One of the abutters in not pleased with the prospect of my project and is objecting through various means.  I am trying to connect with experts in the care and keeping of horses to help confirm that horses are “kept” in stables/barns and paddocks (turnout) and the indoor riding ring is not where horses are “kept”.

I greatly appreciate your time and consideration.

Regards, Lisa


Hi Lisa,

The definition of horsekeeping, I’m afraid, has about as many definitions as there are horsekeepers ! It can range from a bare bones dirt lot to deluxe accommodations and hand-on care. Sadly some poor horsekeeers do make a bad impression on non-horse people and it is no wonder why problems arise.

Responsible, conscientous, mindful horsekeeping does indeed include barns, pens, paddocks, turnout areas and daily care. However, many times when time and money constraints arise, horsekeepers cut corners and those shortcuts can result in unsightly changes to the property and possible sanitation and health issues for neighbors.

In terms of a legal definition, I’ve been contacted over the years by various townships, cities, and counties as they try to establish legal parameters for keeping horses. Number of horses per acre, types of fencing, the distance buildings and horses must be from adjacent properties, fugitive dust that is churned up in paddocks and outdoor arenas and much much more.

Each locale has its own laws and wording so it would be best for you to work your appeal within the wording of your specific laws. Stating things appropriately for Larimer County Colorado for example might be inappropriate for your location and  might cause an unintended issue to arise. 

If you care to write more specifics, please feel free. In the meantime, be sure to use my book Horsekeeping on a Small Acreage as a reference guide. And browse the articles on my website horsekeeping.com

Best of luck,


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Dear Cherry,


What is the best kind of flooring to have in a stall? We are building a new horse barn and want to know about the stall floor to make it as easy to keep clean as possible. The stalls will be 10ft. by 16ft. the stalls will be used to feed and hold a horse for foaling.

Thanks for your time.
Debbie

Hi Debbie,
I prefer interlocking rubber mats over decomposed granite or another well-draining, well packed base. I bed with shavings normally but use bright oat straw for foaling.
Cherry Hill

Stablekeeping, A Visual Guide to Safe and Healthy Horsekeeping by Cherry Hill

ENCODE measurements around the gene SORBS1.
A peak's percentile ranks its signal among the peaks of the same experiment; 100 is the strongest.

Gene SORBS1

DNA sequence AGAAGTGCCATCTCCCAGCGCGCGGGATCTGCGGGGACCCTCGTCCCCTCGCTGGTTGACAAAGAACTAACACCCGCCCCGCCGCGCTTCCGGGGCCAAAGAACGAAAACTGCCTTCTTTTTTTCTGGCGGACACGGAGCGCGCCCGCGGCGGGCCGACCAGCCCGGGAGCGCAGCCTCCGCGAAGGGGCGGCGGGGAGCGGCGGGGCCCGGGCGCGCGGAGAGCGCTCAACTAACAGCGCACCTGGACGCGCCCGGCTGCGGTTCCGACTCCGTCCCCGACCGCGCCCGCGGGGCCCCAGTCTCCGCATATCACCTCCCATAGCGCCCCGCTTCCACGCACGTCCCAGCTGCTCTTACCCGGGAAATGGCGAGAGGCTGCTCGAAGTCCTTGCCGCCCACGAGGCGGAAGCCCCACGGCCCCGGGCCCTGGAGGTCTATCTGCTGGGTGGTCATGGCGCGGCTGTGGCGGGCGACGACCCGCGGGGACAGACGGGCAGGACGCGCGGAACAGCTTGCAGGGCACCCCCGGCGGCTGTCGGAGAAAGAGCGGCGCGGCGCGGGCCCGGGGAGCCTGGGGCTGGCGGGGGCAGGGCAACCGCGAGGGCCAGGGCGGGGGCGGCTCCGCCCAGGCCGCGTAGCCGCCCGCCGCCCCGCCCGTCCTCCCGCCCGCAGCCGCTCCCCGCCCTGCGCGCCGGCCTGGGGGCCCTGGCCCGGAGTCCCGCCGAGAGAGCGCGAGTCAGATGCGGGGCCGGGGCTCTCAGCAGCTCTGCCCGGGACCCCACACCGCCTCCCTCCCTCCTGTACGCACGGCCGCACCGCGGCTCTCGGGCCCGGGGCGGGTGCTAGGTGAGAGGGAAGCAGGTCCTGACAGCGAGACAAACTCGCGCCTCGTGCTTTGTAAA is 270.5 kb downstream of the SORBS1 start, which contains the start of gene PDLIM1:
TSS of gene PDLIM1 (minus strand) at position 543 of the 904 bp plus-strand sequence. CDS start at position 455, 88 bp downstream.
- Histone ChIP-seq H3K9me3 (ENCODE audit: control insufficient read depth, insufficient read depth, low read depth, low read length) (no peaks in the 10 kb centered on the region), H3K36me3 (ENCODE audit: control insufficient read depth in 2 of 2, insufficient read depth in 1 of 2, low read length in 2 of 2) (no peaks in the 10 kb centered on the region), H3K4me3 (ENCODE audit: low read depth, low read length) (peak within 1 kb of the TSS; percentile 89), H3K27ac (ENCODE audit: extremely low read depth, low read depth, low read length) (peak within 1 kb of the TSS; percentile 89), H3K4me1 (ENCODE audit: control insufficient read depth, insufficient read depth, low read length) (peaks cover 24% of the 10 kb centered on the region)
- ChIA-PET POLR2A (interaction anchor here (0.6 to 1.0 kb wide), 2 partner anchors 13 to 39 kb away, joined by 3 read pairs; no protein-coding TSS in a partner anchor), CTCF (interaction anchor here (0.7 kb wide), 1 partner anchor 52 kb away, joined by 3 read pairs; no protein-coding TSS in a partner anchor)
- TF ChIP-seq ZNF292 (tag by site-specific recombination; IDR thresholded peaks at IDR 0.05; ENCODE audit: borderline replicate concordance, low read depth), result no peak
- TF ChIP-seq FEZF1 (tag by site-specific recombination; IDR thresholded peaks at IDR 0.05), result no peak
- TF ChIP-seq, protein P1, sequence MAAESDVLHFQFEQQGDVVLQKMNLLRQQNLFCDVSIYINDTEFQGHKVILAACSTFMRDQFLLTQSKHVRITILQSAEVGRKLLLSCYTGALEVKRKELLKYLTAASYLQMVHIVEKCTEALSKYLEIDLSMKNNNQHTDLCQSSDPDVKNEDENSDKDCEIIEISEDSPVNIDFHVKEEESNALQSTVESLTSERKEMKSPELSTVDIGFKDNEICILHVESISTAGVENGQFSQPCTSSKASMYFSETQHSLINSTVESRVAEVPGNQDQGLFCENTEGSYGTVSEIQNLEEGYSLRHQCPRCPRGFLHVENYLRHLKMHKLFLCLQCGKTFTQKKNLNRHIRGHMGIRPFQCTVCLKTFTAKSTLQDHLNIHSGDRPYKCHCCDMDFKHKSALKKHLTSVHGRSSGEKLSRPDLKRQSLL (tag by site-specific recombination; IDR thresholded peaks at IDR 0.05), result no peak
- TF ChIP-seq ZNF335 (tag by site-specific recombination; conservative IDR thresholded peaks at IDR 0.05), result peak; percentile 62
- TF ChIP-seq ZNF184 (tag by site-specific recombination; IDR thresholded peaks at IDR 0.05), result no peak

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I’m new to horses, my 8 year old daughter has always been fascinated with horses and I’ve finally decided to get started. we are visiting some stables now to pick one for her to begin riding lessons before we purchase a horse. I’m currently building a barn and working on the stalls. I was reading in your book, Horsekeeping on Small Acreage, that you used a moving wall to allow you have a larger stall if needed. Could you provide me with some additional information on how you built the wall to move? My stalls are 10′ wide by 12′ deep. It will be the 12′ that needs to move, since I’m only 10′ wide that would be all that could swing to the back wall. Do I leave a 2′ section permanent on the from wall or does it need to hinge back to give the full opening? Just curious how you built yours to help me with my design.

Also had a question about the pen for daily turnout and bad weather, I plan to have approximately 30 x 30 pen at the back of my barn to use for this, the book mentions that this could be graveled. What would be your preference for the gravel type? Are there any con’s to having them turned out on the gravel?

The book has been great, Thanks for your help….Kevin

Hi Kevin,

So glad you found my book helpful ! You sound like you are approaching horse ownership and your daughter’s experience in a logical way. Bravo to that.

First to the swinging stall wall. One of our stalls was set up like yours, with the 12′ side being the swinging side, we left the extra 2 feet as a solid wall. Actually this makes for a nice nook for a water pail or grain bucket. And having a solid wall portion there adds stability for fastening the swinging panel when it is closed to make two stalls. Our 2″ wall portion is on the aisle side and the hinged partition is on the exterior wall side of the barn if that makes sense.

Since you have my book Horsekeeping on a Small Acreage, look on page 108. The short wall where the turquoise bucket is is the 2 foot wall on the aisle side of the stall and if you look over at the right hand side of the photo, you’ll see the 10 foot hinged wall fastened on the back wall of the stall.